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The American Byron: Homosexuality and the Fall of Fitz-Greene Halleck (Hardback)

John W.M. Hallock

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ISBN 10: 029916800X / ISBN 13: 9780299168001
Edité par University of Wisconsin Press, United States, 2000
Neuf(s) Etat : New Couverture rigide
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Language: English . Brand New Book. Hailed in the mid-nineteenth century as the most important American poet of the period, Fitz-Greene Halleck was a close friend of William C. Bryant, an associate of Charles Dickens and Washington Irving, and a celebrity sought out by John Jacob Astor and American presidents. Halleck, an attractive man of wit and charm, was dubbed the American Byron because he both employed similar poetic strategies and challenged the most sacred institutions of his day. A large general readership enjoyed his verse, though it was infused with homosexual themes. Indeed, Halleck s love for another man would be fictionalized in Bayard Taylor s novel Joseph and His Friend a century before the Stonewall riots. In this insightful cultural biography, John W. M. Hallock (a distant relative) portrays Fitz-Greene as a prophet of the literary and sexual revolution of which Walt Whitman would be the messiah. The first biographical study of Halleck in more than fifty years, The American Byron traces the path to glory and eventual radical decanonization of America s earliest homosexual poet. N° de réf. du libraire AAN9780299168001

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Détails bibliographiques

Titre : The American Byron: Homosexuality and the ...

Éditeur : University of Wisconsin Press, United States

Date d'édition : 2000

Reliure : Hardback

Etat du livre :New

A propos de ce titre

Synopsis :

Hailed in the mid-nineteenth century as the most important American poet of the period, Fitz-Greene Halleck was a close friend of William C. Bryant, an associate of Charles Dickens and Washington Irving, and a celebrity sought out by John Jacob Astor and American presidents. Halleck, an attractive man of wit and charm, was dubbed “the American Byron” because he both employed similar poetic strategies and challenged the most sacred institutions of his day. A large general readership enjoyed his verse, though it was infused with homosexual themes. Indeed, Halleck’s love for another man would be fictionalized in Bayard Taylor’s novel Joseph and His Friend a century before the Stonewall riots.
    In this insightful cultural biography, John W. M. Hallock (a distant relative) portrays Fitz-Greene as a prophet of the literary and sexual revolution of which Walt Whitman would be the messiah. The first biographical study of Halleck in more than fifty years, The American Byron traces the path to glory and eventual radical decanonization of America’s earliest homosexual poet.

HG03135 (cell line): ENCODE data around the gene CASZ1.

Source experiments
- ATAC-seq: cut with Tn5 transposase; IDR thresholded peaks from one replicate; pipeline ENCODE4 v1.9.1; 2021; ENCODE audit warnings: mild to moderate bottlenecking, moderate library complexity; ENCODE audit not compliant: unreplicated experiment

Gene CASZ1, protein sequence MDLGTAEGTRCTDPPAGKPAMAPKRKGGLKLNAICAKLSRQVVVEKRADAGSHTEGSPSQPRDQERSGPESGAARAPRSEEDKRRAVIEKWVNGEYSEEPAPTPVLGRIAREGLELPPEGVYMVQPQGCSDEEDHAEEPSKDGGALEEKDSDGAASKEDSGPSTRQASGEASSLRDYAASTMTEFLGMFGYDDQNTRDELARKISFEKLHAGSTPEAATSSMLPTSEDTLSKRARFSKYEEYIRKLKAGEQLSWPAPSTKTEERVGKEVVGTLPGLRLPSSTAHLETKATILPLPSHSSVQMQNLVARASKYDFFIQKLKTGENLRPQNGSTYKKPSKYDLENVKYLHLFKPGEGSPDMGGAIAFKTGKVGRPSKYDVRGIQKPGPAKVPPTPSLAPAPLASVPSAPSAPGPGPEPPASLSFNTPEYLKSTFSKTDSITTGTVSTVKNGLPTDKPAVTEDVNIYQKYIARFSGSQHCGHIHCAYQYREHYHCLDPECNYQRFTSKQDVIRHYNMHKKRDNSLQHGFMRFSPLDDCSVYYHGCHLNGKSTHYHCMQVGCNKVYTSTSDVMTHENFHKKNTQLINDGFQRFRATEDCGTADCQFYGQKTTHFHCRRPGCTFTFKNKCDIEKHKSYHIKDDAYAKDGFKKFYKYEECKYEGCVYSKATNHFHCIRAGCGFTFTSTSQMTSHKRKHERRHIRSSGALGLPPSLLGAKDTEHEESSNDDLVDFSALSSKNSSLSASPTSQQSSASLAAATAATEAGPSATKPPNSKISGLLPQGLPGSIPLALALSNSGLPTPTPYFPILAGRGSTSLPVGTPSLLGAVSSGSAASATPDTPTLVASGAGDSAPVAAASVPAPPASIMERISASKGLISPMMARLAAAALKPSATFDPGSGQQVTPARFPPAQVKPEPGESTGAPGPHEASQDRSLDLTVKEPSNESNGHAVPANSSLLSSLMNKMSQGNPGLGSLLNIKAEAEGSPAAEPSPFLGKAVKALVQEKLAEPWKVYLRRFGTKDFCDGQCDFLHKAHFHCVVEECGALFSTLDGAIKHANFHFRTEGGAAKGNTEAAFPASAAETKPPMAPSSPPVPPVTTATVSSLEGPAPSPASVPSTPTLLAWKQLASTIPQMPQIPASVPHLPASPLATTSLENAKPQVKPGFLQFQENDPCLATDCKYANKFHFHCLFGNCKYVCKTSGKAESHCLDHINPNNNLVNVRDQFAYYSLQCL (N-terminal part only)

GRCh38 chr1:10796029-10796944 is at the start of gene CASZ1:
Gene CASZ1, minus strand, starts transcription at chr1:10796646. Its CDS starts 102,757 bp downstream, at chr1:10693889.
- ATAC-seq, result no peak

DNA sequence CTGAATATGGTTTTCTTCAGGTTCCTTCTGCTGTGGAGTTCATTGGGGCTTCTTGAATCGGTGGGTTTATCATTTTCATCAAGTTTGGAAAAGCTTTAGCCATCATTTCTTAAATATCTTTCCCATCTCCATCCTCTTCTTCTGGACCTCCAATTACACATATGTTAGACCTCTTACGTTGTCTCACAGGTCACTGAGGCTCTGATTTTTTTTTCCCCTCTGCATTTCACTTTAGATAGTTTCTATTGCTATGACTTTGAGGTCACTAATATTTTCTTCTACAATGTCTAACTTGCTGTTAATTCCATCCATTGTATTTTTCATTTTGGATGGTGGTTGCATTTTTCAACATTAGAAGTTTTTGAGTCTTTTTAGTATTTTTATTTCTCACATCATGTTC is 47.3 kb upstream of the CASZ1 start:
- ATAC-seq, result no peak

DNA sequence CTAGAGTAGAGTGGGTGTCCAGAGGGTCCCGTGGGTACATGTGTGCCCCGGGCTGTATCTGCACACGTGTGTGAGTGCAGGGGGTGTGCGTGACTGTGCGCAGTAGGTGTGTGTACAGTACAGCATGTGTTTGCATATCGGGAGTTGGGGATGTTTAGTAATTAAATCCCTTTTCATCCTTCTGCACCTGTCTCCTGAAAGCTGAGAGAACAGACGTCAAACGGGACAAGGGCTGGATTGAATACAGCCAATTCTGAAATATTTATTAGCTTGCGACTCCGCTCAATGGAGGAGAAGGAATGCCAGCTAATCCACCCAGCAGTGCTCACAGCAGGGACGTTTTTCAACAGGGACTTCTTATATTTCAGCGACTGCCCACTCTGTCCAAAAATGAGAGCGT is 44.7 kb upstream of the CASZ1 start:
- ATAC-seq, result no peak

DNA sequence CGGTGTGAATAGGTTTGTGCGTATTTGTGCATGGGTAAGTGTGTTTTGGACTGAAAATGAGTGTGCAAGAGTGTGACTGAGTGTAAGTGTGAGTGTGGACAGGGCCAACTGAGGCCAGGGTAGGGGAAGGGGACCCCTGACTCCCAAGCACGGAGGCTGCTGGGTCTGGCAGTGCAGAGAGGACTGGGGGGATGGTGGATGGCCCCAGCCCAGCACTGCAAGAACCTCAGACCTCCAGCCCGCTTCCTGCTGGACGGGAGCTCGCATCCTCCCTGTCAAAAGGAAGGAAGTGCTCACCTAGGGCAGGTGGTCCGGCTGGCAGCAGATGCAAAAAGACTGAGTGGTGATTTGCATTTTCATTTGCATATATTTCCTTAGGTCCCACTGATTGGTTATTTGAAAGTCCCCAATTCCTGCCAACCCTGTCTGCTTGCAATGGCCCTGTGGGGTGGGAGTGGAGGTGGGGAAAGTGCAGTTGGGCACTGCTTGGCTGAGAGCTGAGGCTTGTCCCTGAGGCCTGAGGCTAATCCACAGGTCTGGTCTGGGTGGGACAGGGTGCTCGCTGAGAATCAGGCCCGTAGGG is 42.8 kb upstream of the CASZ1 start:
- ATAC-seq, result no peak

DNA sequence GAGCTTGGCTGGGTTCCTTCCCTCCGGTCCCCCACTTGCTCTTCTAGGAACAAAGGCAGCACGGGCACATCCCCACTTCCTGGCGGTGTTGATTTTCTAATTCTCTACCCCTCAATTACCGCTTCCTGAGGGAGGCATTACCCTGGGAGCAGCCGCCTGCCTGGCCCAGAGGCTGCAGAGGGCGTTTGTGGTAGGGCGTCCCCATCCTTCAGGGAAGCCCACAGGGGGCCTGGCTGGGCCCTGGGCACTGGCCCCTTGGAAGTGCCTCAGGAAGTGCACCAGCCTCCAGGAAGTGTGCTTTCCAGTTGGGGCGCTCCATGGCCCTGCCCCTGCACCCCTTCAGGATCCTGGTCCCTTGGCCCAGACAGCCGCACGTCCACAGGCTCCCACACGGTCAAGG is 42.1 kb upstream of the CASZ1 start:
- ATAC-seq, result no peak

From Kirkus Reviews:

In his new study of a 19th-century American poet, Hallock uncovers convincing evidence that homophobic critics forced him into self-censorship, isolation, and, ultimately, silence. Are we talking about Walt Whitman, that Great Gay Poet of Mannahatta? No, of course not. Whitman was attacked but never gave in. It was Fitz-Greene Halleck (17901867), the dashing New Yorker who strutted and fretted his hour upon the stage and then was heard no more. He was madly in love with J.R. Drake, with whom he wrote the Croaker Papers (a series of poems satirizing New York society). The Croakers were the talk of the town, and so were Halleck and Drake, although they published the poems under pseudonyms. But Drake married a woman, and this left Halleck in a snit for the rest of his life. When Drake died at the age of 25, Halleck was mortified with grief and produced the widely anthologized elegy ``On the Death of Joseph Rodman Drake.'' He wrote satiresFanny,'' for examplethat earned comparison with Byron, but this is a bit of a stretch. Halleck lived a quiet life disconnected from the history unfolding around him. He hated democracy. He called himself a monarchist. He refused to write about the Civil War because he cared for neither side. His last words were ``Marie, hand me my pantaloons, if you please.'' Byron died at war. Whitman at least got to the battleground, and he was one who never let the critics stop him from writing, even if he did censor his own lines from time to time. Hallock, a distant relative of Halleck, unfortunately never inherited his ancestor's felicity with words. He seems to have a perverse aversion to narrative, and his writing is marred by the tittering wit of the academicas when he writes of Halleck's phallic imagery in an early poem: ``Stiff memory is penetrated by a metaphoric dart, akin to Cupid's arrow.'' Hallock's great accomplishment here is a documentation of literary homophobia. It will take another writer to give us a compelling biography of this once-famous poet. -- Copyright ©2000, Kirkus Associates, LP. All rights reserved.

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